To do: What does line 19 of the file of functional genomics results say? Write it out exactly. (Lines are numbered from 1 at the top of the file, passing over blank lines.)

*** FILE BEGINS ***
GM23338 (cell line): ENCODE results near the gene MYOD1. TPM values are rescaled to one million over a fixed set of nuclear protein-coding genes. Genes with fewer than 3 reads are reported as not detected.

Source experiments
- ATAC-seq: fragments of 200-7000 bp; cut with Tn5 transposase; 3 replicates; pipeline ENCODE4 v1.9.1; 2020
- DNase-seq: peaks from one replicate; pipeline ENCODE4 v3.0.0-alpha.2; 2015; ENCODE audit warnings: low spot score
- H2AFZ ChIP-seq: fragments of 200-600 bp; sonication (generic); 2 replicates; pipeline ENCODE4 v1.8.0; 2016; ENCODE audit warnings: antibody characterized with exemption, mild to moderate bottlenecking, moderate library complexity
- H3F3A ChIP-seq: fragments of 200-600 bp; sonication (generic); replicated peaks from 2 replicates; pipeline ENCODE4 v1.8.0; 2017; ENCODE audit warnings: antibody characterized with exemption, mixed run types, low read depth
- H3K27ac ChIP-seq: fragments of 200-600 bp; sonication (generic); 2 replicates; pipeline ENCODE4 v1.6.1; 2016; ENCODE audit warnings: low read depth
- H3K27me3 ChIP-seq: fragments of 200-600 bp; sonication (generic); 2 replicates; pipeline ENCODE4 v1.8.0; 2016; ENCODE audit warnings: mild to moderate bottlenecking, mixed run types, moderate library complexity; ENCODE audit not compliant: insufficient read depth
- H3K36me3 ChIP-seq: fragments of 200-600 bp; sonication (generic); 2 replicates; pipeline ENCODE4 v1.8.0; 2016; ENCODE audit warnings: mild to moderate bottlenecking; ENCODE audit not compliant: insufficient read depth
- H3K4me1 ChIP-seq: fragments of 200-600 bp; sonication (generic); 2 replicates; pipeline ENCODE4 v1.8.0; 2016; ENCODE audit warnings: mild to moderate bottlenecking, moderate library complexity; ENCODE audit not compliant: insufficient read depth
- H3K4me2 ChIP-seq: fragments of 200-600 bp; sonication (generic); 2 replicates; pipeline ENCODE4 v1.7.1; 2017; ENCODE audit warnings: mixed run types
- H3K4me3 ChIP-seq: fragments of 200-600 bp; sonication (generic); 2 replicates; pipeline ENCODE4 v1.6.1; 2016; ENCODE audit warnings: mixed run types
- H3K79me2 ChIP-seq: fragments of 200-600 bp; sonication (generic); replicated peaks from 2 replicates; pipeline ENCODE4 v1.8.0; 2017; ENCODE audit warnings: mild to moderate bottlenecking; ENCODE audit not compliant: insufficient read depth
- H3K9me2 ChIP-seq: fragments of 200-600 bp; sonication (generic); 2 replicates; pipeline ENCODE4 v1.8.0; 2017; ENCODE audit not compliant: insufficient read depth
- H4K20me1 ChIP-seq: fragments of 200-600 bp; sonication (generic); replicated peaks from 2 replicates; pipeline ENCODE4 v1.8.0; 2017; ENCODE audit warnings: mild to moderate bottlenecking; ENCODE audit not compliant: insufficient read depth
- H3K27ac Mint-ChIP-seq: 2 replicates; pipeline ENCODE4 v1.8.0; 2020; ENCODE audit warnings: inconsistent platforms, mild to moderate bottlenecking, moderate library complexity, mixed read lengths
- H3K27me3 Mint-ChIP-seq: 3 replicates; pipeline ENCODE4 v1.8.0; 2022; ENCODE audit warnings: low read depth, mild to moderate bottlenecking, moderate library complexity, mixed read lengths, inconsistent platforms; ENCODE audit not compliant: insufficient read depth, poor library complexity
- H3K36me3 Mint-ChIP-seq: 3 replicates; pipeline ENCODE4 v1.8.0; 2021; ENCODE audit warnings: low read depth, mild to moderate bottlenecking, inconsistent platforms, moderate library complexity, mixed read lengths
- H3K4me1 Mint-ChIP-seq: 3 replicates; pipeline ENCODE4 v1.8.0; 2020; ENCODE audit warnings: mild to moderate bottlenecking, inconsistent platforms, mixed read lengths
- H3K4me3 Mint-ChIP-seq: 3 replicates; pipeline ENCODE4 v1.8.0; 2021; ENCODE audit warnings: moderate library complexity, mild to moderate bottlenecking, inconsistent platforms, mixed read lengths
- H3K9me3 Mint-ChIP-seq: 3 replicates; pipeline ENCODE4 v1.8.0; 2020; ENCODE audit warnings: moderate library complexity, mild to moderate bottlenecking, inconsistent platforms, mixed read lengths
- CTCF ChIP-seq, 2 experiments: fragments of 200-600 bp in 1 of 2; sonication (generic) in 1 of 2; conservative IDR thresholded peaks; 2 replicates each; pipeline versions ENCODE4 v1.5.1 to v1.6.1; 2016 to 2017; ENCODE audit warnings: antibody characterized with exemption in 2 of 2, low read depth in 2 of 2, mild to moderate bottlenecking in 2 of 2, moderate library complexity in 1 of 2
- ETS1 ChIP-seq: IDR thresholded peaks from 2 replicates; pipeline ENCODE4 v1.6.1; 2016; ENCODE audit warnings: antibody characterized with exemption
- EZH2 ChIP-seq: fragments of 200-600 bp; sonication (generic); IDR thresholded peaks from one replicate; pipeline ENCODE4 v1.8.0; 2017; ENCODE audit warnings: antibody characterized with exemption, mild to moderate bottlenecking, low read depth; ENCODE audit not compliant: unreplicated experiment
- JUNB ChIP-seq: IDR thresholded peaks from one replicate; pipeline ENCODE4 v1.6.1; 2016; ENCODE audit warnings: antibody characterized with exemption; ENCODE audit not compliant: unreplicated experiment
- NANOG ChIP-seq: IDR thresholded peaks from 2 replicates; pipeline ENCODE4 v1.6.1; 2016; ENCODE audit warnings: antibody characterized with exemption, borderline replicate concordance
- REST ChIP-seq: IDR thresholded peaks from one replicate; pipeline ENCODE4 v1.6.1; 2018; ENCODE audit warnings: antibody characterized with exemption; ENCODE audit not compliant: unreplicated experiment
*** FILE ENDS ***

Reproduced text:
- H3K4me1 Mint-ChIP-seq: 3 replicates; pipeline ENCODE4 v1.8.0; 2020; ENCODE audit warnings: mild to moderate bottlenecking, inconsistent platforms, mixed read lengths